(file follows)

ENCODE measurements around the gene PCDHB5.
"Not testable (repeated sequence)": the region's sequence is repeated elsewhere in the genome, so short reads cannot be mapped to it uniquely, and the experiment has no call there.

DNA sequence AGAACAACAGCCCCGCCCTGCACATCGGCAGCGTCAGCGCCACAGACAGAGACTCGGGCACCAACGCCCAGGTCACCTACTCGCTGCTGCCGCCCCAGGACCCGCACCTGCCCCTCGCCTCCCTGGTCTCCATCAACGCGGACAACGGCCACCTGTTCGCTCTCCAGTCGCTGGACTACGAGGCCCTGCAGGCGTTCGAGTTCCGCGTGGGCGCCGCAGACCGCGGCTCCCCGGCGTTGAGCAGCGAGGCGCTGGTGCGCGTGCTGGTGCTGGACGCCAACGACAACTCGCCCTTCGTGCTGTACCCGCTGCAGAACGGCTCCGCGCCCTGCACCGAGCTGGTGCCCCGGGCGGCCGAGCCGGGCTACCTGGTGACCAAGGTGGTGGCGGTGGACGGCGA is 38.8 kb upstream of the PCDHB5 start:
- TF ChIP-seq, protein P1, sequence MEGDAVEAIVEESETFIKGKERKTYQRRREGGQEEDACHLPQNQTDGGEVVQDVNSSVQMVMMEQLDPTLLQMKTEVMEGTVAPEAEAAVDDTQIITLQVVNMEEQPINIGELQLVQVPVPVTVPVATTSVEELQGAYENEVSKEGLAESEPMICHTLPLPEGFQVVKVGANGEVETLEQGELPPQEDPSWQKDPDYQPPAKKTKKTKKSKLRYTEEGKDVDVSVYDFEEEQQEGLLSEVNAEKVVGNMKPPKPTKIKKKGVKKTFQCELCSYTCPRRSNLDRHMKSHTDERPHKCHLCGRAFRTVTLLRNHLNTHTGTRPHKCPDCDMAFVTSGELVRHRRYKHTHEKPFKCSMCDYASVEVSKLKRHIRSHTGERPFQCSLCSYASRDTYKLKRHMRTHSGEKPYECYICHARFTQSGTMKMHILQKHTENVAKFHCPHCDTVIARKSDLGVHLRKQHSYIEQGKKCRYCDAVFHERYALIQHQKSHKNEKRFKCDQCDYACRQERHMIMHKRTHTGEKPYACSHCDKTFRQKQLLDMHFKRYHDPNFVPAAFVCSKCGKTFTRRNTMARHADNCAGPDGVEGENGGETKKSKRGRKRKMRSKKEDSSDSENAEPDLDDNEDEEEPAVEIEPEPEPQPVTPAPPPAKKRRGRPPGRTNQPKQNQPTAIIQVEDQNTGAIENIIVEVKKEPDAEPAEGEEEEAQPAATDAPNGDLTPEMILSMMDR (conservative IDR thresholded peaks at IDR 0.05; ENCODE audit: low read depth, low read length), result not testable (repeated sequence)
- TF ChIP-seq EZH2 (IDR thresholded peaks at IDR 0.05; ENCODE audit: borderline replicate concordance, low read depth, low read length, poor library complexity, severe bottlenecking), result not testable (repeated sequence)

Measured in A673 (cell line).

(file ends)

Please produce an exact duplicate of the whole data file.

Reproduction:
ENCODE measurements around the gene PCDHB5.
"Not testable (repeated sequence)": the region's sequence is repeated elsewhere in the genome, so short reads cannot be mapped to it uniquely, and the experiment has no call there.

DNA sequence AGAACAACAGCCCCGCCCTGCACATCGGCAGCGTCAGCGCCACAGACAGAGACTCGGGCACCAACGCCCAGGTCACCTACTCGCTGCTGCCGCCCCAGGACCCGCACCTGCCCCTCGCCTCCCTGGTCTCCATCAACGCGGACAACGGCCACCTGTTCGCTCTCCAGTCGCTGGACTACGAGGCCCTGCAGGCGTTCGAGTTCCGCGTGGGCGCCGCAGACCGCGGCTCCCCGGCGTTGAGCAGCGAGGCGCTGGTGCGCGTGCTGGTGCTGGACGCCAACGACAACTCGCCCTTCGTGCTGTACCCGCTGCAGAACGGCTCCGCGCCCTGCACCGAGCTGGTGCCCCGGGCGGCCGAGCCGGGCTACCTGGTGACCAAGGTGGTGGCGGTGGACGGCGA is 38.8 kb upstream of the PCDHB5 start:
- TF ChIP-seq, protein P1, sequence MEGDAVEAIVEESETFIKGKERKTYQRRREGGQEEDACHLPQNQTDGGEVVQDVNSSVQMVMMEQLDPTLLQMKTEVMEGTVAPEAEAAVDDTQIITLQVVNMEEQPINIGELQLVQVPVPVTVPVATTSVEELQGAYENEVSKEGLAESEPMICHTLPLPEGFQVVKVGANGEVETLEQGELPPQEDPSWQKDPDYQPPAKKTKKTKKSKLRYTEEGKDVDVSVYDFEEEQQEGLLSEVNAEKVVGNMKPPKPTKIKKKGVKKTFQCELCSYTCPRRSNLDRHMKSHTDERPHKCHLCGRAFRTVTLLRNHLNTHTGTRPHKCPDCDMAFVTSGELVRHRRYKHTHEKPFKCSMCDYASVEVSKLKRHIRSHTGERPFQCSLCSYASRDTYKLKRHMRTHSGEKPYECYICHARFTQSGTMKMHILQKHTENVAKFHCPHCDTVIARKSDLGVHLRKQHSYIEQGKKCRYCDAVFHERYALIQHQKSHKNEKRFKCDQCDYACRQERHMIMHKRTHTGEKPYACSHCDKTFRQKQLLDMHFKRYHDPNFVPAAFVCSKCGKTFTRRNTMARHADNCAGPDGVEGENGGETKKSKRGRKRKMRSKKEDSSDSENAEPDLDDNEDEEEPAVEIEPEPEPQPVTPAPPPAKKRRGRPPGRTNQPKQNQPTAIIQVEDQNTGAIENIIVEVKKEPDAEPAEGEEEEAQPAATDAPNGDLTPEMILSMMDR (conservative IDR thresholded peaks at IDR 0.05; ENCODE audit: low read depth, low read length), result not testable (repeated sequence)
- TF ChIP-seq EZH2 (IDR thresholded peaks at IDR 0.05; ENCODE audit: borderline replicate concordance, low read depth, low read length, poor library complexity, severe bottlenecking), result not testable (repeated sequence)

Measured in A673 (cell line).